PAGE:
Mckendree, William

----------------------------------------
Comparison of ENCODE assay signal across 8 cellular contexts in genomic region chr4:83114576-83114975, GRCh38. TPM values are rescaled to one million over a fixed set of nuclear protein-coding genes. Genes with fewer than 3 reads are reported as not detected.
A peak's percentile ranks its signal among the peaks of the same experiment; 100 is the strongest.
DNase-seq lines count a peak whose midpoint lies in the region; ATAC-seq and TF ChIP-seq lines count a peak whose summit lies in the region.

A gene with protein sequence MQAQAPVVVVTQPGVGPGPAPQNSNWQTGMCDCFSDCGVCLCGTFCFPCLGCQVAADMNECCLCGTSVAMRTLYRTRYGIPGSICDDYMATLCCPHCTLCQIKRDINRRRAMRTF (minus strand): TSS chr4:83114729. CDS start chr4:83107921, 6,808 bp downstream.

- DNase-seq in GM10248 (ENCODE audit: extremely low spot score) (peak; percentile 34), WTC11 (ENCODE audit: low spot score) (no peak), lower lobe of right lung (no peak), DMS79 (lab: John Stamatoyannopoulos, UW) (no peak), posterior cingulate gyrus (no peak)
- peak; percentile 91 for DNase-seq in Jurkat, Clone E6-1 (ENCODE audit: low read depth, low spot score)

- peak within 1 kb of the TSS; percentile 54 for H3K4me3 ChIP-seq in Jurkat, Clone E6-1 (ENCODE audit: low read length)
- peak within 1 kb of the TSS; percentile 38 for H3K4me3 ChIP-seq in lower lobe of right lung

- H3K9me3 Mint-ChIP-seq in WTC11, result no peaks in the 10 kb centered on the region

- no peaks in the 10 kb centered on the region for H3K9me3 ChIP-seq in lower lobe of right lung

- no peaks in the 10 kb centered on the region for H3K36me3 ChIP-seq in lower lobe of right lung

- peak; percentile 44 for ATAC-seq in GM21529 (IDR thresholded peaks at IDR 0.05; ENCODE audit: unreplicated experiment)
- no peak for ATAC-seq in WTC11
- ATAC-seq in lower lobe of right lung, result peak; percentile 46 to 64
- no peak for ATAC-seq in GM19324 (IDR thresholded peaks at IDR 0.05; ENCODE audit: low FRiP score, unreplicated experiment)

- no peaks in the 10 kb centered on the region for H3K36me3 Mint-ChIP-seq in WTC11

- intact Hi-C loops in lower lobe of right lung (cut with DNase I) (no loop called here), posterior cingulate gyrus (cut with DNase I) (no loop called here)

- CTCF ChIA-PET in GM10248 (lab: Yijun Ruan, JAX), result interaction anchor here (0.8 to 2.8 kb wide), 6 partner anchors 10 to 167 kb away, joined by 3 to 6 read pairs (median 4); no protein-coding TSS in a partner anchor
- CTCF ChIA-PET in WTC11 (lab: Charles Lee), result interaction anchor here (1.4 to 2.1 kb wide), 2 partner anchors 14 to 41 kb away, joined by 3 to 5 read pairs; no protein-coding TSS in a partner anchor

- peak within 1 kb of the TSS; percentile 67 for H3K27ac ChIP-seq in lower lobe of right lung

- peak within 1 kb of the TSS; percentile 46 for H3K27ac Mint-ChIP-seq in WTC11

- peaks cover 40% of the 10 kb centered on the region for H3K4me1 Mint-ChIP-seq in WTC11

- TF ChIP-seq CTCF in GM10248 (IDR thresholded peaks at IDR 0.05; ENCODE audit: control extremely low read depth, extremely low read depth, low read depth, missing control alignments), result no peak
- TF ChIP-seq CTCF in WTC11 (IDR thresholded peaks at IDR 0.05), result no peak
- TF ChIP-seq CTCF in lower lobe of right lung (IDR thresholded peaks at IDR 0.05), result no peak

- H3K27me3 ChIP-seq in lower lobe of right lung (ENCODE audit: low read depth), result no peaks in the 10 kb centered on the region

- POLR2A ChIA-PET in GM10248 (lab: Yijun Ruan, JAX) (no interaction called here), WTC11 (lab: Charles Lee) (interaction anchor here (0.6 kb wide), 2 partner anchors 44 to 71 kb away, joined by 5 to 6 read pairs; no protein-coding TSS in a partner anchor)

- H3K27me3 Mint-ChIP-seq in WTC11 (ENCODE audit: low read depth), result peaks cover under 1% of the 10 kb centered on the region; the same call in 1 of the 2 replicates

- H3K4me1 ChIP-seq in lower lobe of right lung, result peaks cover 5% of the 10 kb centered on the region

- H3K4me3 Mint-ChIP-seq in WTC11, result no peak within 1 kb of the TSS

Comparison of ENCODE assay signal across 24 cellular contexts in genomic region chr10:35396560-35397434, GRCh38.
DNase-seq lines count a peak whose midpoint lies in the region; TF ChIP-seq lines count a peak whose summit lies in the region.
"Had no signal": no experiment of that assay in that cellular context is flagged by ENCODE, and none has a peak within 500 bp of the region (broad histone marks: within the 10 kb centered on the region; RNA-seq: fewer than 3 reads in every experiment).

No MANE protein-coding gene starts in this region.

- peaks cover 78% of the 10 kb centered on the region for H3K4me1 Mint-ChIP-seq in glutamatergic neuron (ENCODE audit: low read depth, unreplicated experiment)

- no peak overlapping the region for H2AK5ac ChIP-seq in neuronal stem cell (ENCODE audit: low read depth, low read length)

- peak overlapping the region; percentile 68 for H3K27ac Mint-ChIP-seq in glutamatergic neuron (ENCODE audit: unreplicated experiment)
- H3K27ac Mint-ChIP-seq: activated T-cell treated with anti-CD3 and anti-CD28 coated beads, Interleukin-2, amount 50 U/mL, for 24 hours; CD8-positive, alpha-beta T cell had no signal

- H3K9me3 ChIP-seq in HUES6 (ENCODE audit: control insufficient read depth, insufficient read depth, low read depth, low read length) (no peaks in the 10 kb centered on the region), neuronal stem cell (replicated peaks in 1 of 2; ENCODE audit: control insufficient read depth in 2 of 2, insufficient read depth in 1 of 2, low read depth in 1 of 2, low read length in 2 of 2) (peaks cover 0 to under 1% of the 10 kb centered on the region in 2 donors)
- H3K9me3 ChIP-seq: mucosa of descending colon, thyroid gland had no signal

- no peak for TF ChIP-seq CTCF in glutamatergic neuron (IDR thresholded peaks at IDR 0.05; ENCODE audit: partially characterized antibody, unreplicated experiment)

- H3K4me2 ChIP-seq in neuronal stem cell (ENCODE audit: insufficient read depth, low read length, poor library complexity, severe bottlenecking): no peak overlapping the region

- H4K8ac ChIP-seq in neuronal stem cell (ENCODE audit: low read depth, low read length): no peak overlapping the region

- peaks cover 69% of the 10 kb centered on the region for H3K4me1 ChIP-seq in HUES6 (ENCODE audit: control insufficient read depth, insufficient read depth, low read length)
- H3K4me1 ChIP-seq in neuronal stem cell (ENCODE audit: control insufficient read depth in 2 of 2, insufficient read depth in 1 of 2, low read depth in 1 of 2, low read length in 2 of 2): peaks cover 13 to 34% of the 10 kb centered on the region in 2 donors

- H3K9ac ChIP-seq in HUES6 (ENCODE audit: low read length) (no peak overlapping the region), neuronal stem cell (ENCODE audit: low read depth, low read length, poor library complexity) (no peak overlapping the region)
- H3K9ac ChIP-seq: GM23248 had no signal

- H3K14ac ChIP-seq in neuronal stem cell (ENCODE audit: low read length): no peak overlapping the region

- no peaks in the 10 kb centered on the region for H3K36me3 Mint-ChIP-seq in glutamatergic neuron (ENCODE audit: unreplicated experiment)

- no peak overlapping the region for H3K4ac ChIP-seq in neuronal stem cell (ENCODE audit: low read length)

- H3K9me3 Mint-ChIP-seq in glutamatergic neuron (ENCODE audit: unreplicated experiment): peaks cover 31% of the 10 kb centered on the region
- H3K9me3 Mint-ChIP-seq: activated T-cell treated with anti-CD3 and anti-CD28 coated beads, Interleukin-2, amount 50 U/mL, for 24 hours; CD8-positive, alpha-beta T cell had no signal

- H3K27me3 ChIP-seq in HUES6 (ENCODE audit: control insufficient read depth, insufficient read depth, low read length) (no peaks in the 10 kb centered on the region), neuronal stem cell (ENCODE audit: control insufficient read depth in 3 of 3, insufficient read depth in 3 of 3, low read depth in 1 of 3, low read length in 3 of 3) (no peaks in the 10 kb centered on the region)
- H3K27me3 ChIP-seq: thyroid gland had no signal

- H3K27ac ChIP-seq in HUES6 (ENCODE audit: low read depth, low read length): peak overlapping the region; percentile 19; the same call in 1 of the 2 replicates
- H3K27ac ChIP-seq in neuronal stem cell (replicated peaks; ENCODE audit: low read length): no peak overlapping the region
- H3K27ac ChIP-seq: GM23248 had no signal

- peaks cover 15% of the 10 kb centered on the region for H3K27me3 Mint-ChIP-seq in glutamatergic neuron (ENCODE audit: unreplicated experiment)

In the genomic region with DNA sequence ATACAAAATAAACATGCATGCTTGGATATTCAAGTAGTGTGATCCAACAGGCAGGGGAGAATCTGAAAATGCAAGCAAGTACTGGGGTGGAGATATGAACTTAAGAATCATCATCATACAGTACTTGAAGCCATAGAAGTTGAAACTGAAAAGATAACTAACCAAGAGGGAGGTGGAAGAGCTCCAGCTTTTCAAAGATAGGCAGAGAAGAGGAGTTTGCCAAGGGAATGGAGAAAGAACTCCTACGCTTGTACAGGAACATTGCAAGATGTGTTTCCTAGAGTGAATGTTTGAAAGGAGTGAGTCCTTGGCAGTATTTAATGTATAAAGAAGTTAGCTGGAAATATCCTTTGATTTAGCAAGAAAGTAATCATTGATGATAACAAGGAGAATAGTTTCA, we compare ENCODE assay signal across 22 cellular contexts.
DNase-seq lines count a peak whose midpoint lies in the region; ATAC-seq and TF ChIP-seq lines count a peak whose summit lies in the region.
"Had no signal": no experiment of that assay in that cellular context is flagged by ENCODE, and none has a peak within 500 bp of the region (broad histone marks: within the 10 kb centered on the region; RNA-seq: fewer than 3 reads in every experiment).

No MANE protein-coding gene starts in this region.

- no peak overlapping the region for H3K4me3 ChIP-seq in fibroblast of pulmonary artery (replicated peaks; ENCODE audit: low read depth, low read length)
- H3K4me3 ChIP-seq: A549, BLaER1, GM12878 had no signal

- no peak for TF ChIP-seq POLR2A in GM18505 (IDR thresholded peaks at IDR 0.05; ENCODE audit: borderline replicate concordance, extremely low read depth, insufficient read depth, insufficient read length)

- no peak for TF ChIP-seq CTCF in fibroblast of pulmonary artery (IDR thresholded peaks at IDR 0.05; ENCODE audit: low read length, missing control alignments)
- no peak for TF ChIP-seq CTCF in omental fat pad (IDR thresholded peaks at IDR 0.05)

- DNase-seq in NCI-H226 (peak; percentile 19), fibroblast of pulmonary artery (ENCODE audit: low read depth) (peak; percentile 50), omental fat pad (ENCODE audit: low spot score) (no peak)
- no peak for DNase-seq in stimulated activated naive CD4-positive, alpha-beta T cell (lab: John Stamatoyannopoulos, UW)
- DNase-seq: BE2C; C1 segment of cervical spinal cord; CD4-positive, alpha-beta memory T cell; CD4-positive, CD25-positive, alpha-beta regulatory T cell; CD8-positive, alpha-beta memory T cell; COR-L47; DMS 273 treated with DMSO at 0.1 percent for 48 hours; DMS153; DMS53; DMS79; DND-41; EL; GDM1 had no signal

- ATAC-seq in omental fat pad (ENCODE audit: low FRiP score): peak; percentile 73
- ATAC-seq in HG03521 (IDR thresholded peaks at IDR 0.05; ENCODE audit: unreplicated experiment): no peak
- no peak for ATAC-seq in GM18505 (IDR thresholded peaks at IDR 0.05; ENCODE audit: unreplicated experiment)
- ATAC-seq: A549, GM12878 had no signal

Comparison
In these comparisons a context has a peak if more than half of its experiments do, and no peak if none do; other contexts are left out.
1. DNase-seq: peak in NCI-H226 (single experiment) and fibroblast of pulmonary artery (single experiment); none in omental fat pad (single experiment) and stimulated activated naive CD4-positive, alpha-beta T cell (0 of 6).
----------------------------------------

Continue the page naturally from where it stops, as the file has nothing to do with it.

Mckendree, William, a bishop of the Methodist Episcopal Church, was born in King William County, Va., July 6,1757. He was the subject of frequent religious impressions in youth, but he failed to find peace. He was an adjutant and commissary in Washington's army for several years, and was present at the surrender of Cornwallis at Yorktown in 1781; in 1787 he was converted, during the great revival that occurred under the labors of the Rev. John Easter; and entered the itinerancy June 17, 1788. In 1796 he was made presiding elder; in 1801 was sent by the bishops to preside over Kentucky District, and to have general superintendence of the Western Conference, then embracing Ohio, Kentucky, Tennessee, Western Virginia, and part of Illinois; and in 1806 was presiding elder on Cumberland District, with the same supervision of the Conference. At the General Conference in Baltimore, May, 1810, McKendree was finally promoted to the highest office in the gift of the Church — the episcopacy. He died March 5, 1835, at his brother's, near Nashville, Tenn., having preached faithfully almost fifty years, been twelve years a presiding elder, and nearly twenty-seven years a bishop in the Church. Bishop McKendree was one of the most eminent of all the preachers and pastors of his age. From the time of his first efforts he was marked as a man of the most vigorous genius, the most genuine modesty, and the most devoted piety. Although not classically educated, his broad and grasping mind went oil acquiring and growing until it had digested and could wield at will a vast and varied knowledge. His imagination was grand and fervid, but always healthy; and could give to his knowledge the freshness of romance, or to his judgment the spell of prophecy. His utterance was copious and forcible, and his voice rich, deep, and flexible. These elements of mind and means, employed by a strong and pathetic heart baptized with the Holy Ghost, made him not only the most truly eloquent bishop that his Church has ever possessed, but one of the best preachers of any Church or age. As a pastor, his administrative abilities were unrivalled. He found the economical methods of the Church crude and indefinite, and imparted to them a systematic vigor; and he was a distinguished promoter of her benevolent institutions. As a man and a Christian he was honored by every class of society. His labors were mighty in laying the deep foundations of evangelical religion in the Mississippi Valley, and his genius and devotion are still a power in the churches, and his memory is blessed. See Minutes of Conferences, 2:402; Life, by B. St. J. Fry, in the M. E. S. S. Library; and that by Bp. Paine, of the M. E. Church South (Nashville, 1869, 2 vols. 12mo); Summers, Biog. Sketches, p. 43; Wakely, Heroes of Methodism, p. 93; Bennett (W. B.), Memorials of Methodism in Virginia (Richm. 1871, 12mo), p. 260 sq.; McFerrin, Hist. Meth. in Tennessee, 1:366; Redford, Hist. Meth. in Kentucky, 2:28. (G. L. T.)

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